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Exhibitions > Designing Machines

Designing Machines

By Ginger Gregg Duggan & Judith Hoos Fox, Curators of "Mechanical Couture"

Haute couture is, by definition, made-to-order, high-quality and hand-executed, and for centuries has signified the ultimate in luxury and exclusivity. Conversely, machines typify the antithesis of couture, and are associated with mass production and decreased standards. Currently, however, we are witnessing a fascinating phenomenon of mechanical luxury, whereby designers are reinterpreting couture as a hybrid of both mechanized processes and customized craftsmanship. These designers employ machines and technology neither for their streamlining abilities nor for their capacity for mass production, looking to them instead to realize completely new forms and products. As opposed to simply incorporating technological components into wearable pieces, they create new machines in order to realize their vision, are inspired by machines as concepts, or transform machines into a part of the actual work.

New advances in technology have recently found their way into and onto wearable garments and products. Examples of such experiments have been featured in exhibitions such as "Design and the Elastic Mind" (2008) at the Museum of Modern Art, New York; "Fashioning Technology" (2009) at the Design Museum in London and "Nobel Textiles" (2008), a collaboration between Central Saint Martins College of Art and Design, London and the British Medical Research Council. In addition, a number of projects undertaken at research institutions such as MIT have captured imaginations with new design possibilities. The products featured in this exhibition, however, do not exist simply as a showcase for the technology, but are rather the result of a design process that incorporates the use of machinery.

The decision to turn to machines can be motivated by various philosophical, psychological, physiological, sociopolitical and scientific reasons - thus resulting in a wide range of distinct visual styles. This essay will explore the unique processes and logic that shape the work of each of the designers participating in the exhibition, and will highlight the differences between them. Ranging from witty low-tech explorations to subtley inspired works or even mind-bending experiments, these works all reveal the pivotal role played by machines in this redefinition of couture.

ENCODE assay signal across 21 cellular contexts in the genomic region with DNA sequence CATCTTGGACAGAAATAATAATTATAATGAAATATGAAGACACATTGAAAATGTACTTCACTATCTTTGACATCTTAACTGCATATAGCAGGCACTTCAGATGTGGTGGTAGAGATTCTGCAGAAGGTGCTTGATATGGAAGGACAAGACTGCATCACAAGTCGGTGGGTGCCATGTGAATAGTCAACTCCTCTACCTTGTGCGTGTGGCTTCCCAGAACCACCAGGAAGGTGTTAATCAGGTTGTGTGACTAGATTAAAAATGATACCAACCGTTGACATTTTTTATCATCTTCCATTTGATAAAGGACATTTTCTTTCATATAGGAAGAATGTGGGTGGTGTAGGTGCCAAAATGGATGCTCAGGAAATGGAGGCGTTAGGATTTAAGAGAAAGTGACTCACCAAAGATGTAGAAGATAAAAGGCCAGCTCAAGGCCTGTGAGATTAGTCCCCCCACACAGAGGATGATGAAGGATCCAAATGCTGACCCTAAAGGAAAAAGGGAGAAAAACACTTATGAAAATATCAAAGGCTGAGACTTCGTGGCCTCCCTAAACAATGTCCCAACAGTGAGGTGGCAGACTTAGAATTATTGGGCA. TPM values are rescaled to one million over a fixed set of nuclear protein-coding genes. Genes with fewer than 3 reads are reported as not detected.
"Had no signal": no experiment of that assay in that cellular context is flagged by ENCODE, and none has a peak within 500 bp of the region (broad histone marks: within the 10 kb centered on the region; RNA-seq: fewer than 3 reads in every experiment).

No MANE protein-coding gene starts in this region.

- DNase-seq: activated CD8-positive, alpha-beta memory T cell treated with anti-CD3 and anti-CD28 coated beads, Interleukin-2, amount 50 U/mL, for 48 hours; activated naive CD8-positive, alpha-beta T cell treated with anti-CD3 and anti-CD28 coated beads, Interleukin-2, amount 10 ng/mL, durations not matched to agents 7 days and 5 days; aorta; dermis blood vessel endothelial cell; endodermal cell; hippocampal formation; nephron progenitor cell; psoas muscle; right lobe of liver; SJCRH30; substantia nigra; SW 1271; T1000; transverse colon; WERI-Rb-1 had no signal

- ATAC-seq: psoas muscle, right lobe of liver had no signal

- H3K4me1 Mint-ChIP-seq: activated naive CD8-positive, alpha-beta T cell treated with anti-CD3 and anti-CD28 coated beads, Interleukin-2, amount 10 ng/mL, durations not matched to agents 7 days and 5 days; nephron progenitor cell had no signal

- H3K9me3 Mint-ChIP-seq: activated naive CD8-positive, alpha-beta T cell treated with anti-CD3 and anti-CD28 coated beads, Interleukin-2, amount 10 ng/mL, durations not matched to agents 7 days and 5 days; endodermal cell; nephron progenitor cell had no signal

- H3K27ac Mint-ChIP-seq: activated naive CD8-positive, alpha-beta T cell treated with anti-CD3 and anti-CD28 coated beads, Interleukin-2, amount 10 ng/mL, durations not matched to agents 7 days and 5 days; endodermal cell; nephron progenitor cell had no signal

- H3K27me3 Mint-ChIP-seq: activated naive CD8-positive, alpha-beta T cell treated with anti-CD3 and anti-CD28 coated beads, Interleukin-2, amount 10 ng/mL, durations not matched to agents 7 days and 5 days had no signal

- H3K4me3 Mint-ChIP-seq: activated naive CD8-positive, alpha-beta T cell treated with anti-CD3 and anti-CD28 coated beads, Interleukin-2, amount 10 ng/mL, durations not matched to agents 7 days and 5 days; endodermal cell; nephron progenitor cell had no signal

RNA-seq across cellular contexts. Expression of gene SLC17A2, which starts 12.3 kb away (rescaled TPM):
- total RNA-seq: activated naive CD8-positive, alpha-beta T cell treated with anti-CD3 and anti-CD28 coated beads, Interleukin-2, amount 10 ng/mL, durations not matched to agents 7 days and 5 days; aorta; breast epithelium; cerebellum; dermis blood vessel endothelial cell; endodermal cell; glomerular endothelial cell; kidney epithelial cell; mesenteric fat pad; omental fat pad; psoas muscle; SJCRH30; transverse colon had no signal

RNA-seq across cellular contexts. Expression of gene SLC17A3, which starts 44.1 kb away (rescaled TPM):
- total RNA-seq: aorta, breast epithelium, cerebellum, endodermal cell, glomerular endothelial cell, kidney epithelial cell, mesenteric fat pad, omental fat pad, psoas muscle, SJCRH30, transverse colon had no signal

Both the exhibition and the catalogue have been divided into four categories, which are represented by a series of visual equations that distill the roles played by machines. The first category, "Designer + Machine = Product," features designers who directly incorporate a new machine or technology into their design process in order to create a new product. The second category, "Concept = Machine = Product," provides examples of works that were inspired by machinery and incorporate machinery into the finished product. The third category, "Product = Machine," includes products that are themselves transformed into machines in the course of the design process. Finally, "Designer through Machine = Product" highlights products that were created in a machine-mediated process; although their production does not do away entirely with the designer, a substantial part of the process is given over to a machine.

The exhibition title, "Designing Machines," thus refers both to machines that design and to machines that are designed, and reflects the multiple roles played by machines in this context.

Designer + Machine = Product